Multitasking and Wages
AbstractThis paper sheds light on how changes in the organization of work can help to understand increasing wage inequality. We present a theoretical model in which workers with a wider span of competence (higher level of multitasking) earn a wage premium. Since abilities and opportunities to expand the span of competence are distributed unequally among workers across and within education groups, our theory helps to explain (1) rising wage inequality between groups, and (2) rising wage inequality within groups. Under certain assumptions, it also helps to explain (3) the polarization of the income distribution. Using a rich German data set covering a 20-year period from 1986 to 2006, we provide empirical support for our model.
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Bibliographic InfoPaper provided by C.E.P.R. Discussion Papers in its series CEPR Discussion Papers with number 9455.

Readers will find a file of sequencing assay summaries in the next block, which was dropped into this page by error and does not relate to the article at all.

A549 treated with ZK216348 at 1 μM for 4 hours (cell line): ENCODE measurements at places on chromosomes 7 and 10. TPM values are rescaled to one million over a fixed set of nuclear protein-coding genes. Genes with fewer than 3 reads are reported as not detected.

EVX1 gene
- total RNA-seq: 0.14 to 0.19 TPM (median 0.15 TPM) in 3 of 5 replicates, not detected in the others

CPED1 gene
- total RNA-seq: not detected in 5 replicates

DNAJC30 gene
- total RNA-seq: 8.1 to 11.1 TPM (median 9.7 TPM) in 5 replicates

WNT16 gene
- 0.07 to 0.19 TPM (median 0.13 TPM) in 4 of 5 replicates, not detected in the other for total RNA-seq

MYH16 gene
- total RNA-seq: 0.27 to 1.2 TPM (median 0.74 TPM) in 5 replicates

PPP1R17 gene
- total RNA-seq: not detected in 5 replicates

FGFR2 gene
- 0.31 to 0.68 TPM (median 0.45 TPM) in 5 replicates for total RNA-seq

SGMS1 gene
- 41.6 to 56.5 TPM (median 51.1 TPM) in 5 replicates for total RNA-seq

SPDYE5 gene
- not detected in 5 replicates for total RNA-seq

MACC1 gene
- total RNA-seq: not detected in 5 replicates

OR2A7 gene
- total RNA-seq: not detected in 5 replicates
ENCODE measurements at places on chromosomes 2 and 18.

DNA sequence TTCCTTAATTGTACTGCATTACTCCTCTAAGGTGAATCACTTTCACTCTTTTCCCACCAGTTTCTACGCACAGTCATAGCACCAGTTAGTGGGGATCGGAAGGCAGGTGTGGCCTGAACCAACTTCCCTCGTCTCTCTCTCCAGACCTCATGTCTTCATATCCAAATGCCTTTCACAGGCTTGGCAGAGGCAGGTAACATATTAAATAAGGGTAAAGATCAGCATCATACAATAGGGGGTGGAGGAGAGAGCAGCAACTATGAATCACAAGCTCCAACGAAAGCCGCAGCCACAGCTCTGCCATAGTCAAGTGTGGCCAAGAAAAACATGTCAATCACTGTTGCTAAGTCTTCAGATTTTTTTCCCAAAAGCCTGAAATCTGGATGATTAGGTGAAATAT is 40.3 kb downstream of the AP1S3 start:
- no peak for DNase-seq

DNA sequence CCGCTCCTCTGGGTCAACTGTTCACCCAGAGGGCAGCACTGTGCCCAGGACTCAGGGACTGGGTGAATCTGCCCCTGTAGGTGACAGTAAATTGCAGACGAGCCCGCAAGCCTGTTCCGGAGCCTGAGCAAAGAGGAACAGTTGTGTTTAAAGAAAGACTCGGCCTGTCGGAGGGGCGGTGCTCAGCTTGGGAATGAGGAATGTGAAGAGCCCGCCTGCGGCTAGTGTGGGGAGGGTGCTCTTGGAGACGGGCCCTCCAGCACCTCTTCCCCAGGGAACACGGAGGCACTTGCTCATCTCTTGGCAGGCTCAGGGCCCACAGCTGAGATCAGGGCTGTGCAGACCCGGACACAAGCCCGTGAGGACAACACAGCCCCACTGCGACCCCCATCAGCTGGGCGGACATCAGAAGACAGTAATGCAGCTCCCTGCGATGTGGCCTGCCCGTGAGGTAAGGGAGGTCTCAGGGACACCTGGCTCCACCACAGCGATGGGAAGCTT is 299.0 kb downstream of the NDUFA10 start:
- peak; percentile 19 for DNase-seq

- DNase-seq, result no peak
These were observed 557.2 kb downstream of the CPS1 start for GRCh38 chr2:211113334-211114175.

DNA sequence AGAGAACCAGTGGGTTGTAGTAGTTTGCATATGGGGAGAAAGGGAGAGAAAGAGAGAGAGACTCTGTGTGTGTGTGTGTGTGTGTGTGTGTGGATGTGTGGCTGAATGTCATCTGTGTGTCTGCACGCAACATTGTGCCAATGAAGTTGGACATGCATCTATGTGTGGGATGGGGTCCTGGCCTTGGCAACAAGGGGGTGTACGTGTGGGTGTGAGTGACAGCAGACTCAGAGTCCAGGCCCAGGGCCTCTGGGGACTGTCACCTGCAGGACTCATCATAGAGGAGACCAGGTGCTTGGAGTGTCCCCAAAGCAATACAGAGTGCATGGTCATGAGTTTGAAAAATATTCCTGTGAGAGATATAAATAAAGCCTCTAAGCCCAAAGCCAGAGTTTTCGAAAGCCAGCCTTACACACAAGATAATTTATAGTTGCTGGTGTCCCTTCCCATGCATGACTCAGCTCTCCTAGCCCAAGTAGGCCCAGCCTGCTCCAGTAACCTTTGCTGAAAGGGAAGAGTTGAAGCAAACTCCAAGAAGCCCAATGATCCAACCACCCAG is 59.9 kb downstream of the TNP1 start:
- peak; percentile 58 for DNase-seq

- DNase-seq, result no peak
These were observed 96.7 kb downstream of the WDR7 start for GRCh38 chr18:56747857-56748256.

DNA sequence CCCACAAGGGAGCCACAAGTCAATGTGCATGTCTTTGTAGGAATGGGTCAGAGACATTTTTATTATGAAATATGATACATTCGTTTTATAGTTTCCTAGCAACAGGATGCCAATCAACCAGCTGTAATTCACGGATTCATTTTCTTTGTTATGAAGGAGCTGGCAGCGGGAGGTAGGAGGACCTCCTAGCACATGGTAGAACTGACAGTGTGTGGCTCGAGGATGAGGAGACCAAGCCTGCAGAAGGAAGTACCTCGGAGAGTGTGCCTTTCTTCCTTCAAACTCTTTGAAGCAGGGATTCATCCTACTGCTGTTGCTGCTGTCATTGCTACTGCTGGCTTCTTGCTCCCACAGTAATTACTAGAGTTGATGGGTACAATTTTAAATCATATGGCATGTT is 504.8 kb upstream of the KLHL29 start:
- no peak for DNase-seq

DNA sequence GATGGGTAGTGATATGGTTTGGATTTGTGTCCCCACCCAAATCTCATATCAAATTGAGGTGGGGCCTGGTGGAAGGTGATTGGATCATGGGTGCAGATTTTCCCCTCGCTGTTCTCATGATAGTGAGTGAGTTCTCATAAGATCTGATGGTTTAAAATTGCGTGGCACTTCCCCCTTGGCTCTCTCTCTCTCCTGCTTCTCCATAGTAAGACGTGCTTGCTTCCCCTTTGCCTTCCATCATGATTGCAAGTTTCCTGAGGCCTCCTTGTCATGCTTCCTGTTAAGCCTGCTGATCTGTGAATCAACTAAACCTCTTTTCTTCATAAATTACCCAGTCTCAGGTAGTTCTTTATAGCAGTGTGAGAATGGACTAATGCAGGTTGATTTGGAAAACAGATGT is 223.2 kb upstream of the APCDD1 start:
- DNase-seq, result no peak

Date of creation: May 2013
Date of revision:
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Find related papers by JEL classification:
- J24 - Labor and Demographic Economics - - Demand and Supply of Labor - - - Human Capital; Skills; Occupational Choice; Labor Productivity
- J31 - Labor and Demographic Economics - - Wages, Compensation, and Labor Costs - - - Wage Level and Structure; Wage Differentials
- L23 - Industrial Organization - - Firm Objectives, Organization, and Behavior - - - Organization of Production
This paper has been announced in the following NEP Reports:
- NEP-ALL-2013-09-26 (All new papers)
- NEP-HRM-2013-09-26 (Human Capital & Human Resource Management)
- NEP-LAB-2013-09-26 (Labour Economics)
- NEP-LMA-2013-09-26 (Labor Markets - Supply, Demand, & Wages)
- NEP-LTV-2013-09-26 (Unemployment, Inequality & Poverty)
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